Book Review: Safire’s Let A Simile Be Your Umbrella
William Safire is perhaps the most widely read commentator on the English language writing today. His weekly On Language column appears in the Sunday New York Times Magazine. Safire’s column runs the gamut of language issues, covering etymology, usage, and grammar. It focuses on words and phrases that are in vogue or recently used by key political and media figures.
Let a Simile Be Your Umbrella is the 12th in the series of compilations of Safire’s column. Safire has been writing the On Language column since 1979 and turning out these compilation volumes on the average of once every two years since then.
Safire’s column is witty and topical. The wit survives in the compiled volumes, but some of the topicality is lost with the lag between the columns’ appearance in the Times and the publication of the book. Bill Clinton was still president when these columns were written, and the political asides appear a bit dated. The first column in the book for example, addresses language issues surrounding the 1997 Kelly Flinn scandal—the female B-52 pilot who got in trouble over an adulterous affair with an enlisted man. Other columns address verbiage used in the 1996 Clinton-Dole election campaigns. But language changes more slowly than politics and the basic points Safire makes about language remain topical.
The columns are short, quick reads. Most will only need a few minutes for each one. This makes the book ideal for bathroom reading, commuters, or any situation where one’s reading is apt to be interrupted.
Safire is definitely in the prescriptivist camp. He is not shy about rendering judgments about proper grammar and usage. For example, he takes a flight attendant to task for saying “we will be landing momentarily” when she means “we will be landing in a moment,” or better yet “we will be landing soon.” In another case he chides a CEO for discussing a “robust product cycle.” Sales can be robust, but cycles can’t. In most cases his distinctions are more a question of style than correctness, but you have to admire his tenacity in a battle that he will never win.
Safire rarely addresses etymology as a main topic, but often includes etymological comments alongside his usage recommendations. His column on the disappearing “New” in “New Jersey” includes several paragraphs on the origin of the state’s name (most know it comes from the Channel Island of Jersey, but probably don’t know that Jers is a corruption of Caesar and –ey is a suffix denoting an island. So Jersey is Caesar’s island.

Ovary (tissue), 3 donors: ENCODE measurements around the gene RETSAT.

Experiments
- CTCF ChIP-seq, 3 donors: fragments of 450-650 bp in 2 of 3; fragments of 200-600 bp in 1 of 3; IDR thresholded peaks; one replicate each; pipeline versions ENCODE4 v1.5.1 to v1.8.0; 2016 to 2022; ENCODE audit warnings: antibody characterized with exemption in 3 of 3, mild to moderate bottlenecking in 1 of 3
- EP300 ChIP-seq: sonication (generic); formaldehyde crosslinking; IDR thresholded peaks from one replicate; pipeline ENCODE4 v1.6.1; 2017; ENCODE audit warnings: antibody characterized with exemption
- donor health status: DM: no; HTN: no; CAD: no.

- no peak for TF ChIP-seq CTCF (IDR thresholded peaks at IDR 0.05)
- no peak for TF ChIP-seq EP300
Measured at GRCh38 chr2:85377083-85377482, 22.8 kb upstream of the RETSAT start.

In another case he traces the origin of “thinking outside the box” to a 1984 brain teaser created by a group of management consultants to demonstrate how preconceptions can inhibit creativity.
Since it’s a compilation, regular readers of the column will find little new here. One feature that regular readers will appreciate though is the inclusion of reader feedback in the form of letters. Safire includes reader commentary that he received after the column in question appeared in The Times. Often readers contribute additional information and examples of odd usages.
The collection of Safire’s books is a valuable resource for language research. While not intended as reference works, the sheer volume of words and phrases Safire has addressed over the years makes these volumes useful. If you have the earlier volumes, most of which are now out of print and available only through used-book outlets, you’ll want to acquire this one to keep the collection complete. One feature that would be nice would the publication of a consolidated index of all the volumes. Each volume contains its own index, and Simile is no exception, but checking twelve different indices each time you want to look up a word or phrase is a daunting task.
The book is a fun read that covers an eclectic array of tangential topics. It’s exceptional in that it is also very well researched and accurate. Safire seldom makes errors of fact (although you might choose to dispute some of his usage judgments), and these have been corrected in the interim between publication in the newspaper and in the book.
Hardcover. 368 pages. November 2001. Crown Publishers. ISBN: 0609609475. $25.00.
Copyright 1997-2015, by David Wilton